In Our Lady of Guadalupe School v. Morrissey-Berru, the high court sided with two Catholic schools in finding that certain employees of religious schools, hospitals and social service centers can’t sue for employment discrimination. Critics fear the 7-2 ruling will embolden some religious organizations to fire or otherwise discriminate against LGBTQ employees.
And in Little Sisters of the Poor v. Commonwealth of Pennsylvania, also decided 7-2, the court upheld the Trump administration’s allowance for a broad religious or moral exemption from the Obama-era Affordable Care Act's requirement that employers provide free contraception. Opponents say the decision could leave more than 70,000 women without it.
Vice President Mike Pence reflected the victorious mood on the religious right with a politically tinged tweet underscoring the centrality of President Donald Trump’s courtship of conservative, faith-focused voters ahead of November’s election.
“Two Big WINS for Religious Freedom at SCOTUS today. All Americans of faith can be assured that under President @realDonaldTrump, the Obama-Biden assault on religious liberty is over!” Others hailing the rulings included the Southern Baptist Convention’s public policy arm, leaders of the U.S. Conference of Catholic Bishops and the conservative Family Research Council.
By contrast, Roman Catholics who have urged their church to be more accepting of LGBTQ people were dismayed by the workplace ruling, warning that it could backfire if more faith-based employers were seen as discriminating in their hiring and firing.
"'Religious exemption for discrimination'” makes as much sense as ‘ethical exemption for murder,’” tweeted Daniel Horan, a Franciscan friar who teaches at the Catholic Theological Union in Chicago. “History will not look kindly on Christianity’s recourse to state power to justify the dehumanization of others.”
The decisions were also decried by a number of secular groups, with women's- and abortion-rights organizations in particular assailing the contraception decision. “This is part of a larger effort to use religious freedom as a cover for discrimination & restrictions on reproductive healthcare,” tweeted the Religious Coalition for Reproductive Rights.
The religious workplace ruling comes less than a month after the Supreme Court extended protections against employment discrimination to LGBTQ workers, a 6-3 decision that left the door open to future religious exemptions. Some legal experts underscored that Wednesday’s decision gave broader — but still limited — leeway for faith-based organizations to make employment decisions without regard for discrimination claims.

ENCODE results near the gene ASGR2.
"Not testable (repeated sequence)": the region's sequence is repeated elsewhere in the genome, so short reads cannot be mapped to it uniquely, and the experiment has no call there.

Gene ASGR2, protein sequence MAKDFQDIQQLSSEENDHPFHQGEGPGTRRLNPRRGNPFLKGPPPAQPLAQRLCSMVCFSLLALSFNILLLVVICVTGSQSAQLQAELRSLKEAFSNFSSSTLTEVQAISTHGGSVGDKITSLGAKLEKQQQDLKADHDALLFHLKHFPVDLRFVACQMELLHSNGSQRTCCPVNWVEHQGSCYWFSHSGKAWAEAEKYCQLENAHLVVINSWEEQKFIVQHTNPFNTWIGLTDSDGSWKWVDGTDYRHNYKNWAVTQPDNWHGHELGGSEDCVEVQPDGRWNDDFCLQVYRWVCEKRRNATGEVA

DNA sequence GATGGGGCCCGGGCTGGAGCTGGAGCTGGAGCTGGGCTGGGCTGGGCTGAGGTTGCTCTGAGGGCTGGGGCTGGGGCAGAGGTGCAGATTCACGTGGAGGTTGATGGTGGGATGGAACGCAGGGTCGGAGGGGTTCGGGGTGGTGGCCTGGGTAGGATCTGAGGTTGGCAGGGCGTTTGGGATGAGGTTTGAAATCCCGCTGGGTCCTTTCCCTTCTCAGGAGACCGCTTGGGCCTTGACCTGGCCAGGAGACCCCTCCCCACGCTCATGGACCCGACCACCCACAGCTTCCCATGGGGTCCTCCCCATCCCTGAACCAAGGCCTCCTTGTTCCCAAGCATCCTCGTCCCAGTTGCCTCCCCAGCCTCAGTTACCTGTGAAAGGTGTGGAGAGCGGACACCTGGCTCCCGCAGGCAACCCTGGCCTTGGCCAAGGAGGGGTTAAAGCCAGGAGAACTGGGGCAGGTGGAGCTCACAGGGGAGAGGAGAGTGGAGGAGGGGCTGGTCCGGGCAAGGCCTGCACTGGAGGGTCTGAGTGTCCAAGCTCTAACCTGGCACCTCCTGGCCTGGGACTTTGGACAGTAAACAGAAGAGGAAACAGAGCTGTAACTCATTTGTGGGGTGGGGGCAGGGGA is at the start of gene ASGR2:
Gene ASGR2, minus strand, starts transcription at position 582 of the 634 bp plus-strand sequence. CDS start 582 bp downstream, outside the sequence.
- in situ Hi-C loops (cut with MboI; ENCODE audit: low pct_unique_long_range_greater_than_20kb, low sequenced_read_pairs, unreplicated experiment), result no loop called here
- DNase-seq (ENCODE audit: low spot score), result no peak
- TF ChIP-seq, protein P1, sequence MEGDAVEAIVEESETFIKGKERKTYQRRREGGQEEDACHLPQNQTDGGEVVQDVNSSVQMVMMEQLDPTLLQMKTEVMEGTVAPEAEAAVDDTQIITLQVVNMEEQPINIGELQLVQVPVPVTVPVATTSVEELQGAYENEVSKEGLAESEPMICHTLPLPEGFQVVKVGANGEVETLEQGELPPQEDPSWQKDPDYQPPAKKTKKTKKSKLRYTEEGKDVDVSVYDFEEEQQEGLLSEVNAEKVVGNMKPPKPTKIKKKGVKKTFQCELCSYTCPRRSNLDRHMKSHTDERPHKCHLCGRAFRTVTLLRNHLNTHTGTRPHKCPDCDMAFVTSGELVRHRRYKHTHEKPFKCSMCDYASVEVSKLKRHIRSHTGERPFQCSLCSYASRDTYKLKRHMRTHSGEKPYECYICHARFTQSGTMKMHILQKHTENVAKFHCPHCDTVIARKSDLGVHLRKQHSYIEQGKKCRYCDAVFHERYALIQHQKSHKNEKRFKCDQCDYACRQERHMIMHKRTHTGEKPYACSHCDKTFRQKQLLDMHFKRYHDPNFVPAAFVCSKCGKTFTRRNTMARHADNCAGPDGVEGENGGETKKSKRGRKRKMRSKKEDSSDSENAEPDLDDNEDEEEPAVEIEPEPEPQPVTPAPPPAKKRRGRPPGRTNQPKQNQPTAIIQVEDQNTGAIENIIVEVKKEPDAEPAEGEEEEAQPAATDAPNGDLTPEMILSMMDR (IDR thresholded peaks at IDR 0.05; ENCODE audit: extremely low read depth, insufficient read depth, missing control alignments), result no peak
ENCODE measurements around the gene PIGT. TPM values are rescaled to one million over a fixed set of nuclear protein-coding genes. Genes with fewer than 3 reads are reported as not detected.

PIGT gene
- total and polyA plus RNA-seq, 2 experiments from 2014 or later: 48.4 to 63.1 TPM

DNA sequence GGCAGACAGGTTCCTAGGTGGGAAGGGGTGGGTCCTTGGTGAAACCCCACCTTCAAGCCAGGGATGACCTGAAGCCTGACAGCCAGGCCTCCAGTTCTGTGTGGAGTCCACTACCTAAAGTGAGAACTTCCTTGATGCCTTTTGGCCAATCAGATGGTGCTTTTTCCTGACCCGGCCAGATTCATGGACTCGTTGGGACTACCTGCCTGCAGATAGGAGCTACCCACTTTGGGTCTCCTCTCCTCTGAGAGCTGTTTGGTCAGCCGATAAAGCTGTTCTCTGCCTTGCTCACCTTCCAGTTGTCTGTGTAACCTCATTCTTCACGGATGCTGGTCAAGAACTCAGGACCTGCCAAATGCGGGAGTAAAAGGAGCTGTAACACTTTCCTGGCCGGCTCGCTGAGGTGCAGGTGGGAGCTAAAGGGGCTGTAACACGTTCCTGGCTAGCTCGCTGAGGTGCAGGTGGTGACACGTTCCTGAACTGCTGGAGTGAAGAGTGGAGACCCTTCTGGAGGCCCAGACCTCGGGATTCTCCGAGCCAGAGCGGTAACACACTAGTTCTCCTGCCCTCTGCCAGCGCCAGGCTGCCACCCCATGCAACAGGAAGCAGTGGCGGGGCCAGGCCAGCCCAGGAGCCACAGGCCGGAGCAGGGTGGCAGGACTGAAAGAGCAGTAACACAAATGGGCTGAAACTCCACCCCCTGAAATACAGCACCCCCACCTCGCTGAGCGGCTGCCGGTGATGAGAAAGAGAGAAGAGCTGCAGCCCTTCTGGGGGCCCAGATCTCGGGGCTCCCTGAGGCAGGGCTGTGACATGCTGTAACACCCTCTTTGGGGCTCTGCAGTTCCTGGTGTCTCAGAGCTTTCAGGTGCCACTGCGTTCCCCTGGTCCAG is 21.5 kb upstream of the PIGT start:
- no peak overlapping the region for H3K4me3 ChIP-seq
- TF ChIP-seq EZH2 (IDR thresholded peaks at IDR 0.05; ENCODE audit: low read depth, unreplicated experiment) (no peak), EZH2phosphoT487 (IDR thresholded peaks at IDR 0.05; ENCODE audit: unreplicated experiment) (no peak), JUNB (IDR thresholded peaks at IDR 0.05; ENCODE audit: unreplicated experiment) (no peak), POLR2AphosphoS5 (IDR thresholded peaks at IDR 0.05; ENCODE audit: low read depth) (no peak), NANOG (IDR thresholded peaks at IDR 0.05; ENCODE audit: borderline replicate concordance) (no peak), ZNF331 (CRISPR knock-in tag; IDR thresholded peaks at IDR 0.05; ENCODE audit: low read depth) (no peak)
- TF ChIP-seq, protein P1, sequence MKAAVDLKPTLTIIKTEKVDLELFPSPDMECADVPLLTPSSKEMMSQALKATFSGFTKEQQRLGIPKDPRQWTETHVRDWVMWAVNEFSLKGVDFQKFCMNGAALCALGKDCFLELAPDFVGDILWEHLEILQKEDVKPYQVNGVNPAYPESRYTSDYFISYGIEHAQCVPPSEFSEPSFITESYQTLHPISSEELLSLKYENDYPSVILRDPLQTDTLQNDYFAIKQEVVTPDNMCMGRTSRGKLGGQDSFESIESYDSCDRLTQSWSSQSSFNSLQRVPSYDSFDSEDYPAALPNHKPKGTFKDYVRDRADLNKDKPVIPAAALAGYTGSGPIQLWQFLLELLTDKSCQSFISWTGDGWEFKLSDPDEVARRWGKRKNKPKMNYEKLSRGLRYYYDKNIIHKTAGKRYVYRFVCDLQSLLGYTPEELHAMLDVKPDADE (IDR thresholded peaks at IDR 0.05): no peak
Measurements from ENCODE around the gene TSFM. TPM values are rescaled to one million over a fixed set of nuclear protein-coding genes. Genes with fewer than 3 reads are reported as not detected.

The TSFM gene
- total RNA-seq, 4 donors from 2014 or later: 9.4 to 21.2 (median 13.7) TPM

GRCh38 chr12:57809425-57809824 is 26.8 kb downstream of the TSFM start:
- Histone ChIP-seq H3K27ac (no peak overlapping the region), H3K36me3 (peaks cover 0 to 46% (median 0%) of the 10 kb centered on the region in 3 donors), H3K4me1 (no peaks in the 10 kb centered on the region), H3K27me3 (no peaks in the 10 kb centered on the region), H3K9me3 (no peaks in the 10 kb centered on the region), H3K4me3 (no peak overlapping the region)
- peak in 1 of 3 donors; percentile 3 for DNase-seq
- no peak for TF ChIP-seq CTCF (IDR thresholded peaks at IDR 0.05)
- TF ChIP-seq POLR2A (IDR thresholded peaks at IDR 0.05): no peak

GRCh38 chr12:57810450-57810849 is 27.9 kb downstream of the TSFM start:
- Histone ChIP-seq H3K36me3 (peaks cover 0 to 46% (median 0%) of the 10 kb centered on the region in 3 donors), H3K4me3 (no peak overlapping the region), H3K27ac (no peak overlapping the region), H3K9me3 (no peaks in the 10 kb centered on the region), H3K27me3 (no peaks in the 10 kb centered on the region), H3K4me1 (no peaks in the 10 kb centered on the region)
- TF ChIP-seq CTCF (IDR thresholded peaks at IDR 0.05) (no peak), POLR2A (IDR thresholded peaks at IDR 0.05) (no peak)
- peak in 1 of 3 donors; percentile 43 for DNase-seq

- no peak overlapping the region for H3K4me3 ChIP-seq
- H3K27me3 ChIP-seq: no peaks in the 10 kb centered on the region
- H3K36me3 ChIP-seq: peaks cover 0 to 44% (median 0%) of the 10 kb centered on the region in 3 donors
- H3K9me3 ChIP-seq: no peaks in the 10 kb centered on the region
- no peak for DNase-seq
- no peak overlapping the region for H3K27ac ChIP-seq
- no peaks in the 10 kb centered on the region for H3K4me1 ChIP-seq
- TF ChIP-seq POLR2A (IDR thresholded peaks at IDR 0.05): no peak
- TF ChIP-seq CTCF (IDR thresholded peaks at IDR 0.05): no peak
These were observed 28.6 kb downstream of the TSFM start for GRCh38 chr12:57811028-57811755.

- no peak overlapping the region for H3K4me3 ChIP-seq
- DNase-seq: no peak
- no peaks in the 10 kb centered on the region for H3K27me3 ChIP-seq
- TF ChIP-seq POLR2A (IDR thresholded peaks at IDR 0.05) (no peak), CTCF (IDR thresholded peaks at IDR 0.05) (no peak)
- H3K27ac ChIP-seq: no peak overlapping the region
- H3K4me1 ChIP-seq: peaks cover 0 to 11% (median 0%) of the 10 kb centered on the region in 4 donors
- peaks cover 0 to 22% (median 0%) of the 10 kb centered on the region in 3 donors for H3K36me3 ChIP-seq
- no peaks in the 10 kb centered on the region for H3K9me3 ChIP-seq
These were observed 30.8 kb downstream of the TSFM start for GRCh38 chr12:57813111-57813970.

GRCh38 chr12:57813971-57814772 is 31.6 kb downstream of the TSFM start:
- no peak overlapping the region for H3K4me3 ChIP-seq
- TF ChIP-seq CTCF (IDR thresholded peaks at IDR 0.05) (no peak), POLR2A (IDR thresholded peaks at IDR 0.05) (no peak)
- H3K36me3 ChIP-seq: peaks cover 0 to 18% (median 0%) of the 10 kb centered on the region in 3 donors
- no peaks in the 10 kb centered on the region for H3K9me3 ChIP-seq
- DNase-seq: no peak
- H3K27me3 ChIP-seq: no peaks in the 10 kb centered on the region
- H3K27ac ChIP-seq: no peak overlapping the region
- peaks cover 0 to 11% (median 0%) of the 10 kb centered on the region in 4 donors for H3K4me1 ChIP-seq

Wednesday's ruling clarified the type of employees a house of worship or related institution “basically has very broad power to hire and fire, in a way that makes clear the zone is fairly broad when it comes to teachers,” said Eugene Volokh, a UCLA School of Law professor.
That clarity “is not of unlimited breadth, but it is broader, and it does cover pretty much everybody who teaches religion” at a religious school, Volokh said, adding that the decision “definitely is a win for autonomy for religious institutions.”
Eric Rassbach, a senior counsel at the Becket Fund for Religious Liberty who argued for the schools in the case, said that it should be viewed together with last month’s ruling. The overall result “means the government is significantly limited and courts are significantly limited in how much they can intrude on the internal affairs of religious organizations,” Rassbach said.
He noted, however, that the question of whether the likes of gym teachers and other employees not involved in religious instruction would be covered by the ruling remains unresolved. It’s unclear how widespread the effect of the decisions will prove to be.
Francis DeBernardo of New Ways Ministry, which advocates for LGBTQ Catholics, urged church institutions not to view the ruling as empowering discriminatory practices. “There is a difference between a legal right and doing what is morally right,” he said, warning Catholic leaders against decisions that could lead to the loss of “some of their best employees” and “what little respect lay Catholics still hold for the church’s leaders.”
Kristen Waggoner, general counsel at the conservative-leaning Alliance Defending Freedom, welcomed them both but does not predict a big increase in employers seeking a religious or moral exemption from the contraception mandate.
“Those who want to force those with moral and religious objections to violate those convictions always suggest there’s a slippery slope, or it’s going to open all kinds of harms, and that just hasn’t proven itself to be true,” she said.
Charlie Camosy, a professor of theological and social ethics at Fordham University, also welcomed both rulings, saying via email that they showed a respect for religious convictions at a time when American culture is increasingly secular.
“Religious freedom is really about carving out a space for all — whether religious or secular — to live according to their foundational beliefs and values,” he wrote. The decisions' political power was clear from the praise they drew from religious conservatives.
“I welcome the Supreme Court’s rulings to protect religious individuals, so they can live out their faith without being forced to violate their conscience,” Arkansas GOP Sen. Tom Cotton said in a statement.
—— This story was first published on July 9, 2020 and updated July 10, 2020. It was updated on July 11, 2020 to correct the association of the two Supreme Court cases. Our Lady of Guadalupe School v. Morrissey-Berru pertained to the employment discrimination and Little Sisters of the Poor v. Commonwealth of Pennsylvania pertained to the contraception requirement. The case associations were incorrectly reversed in the original story.
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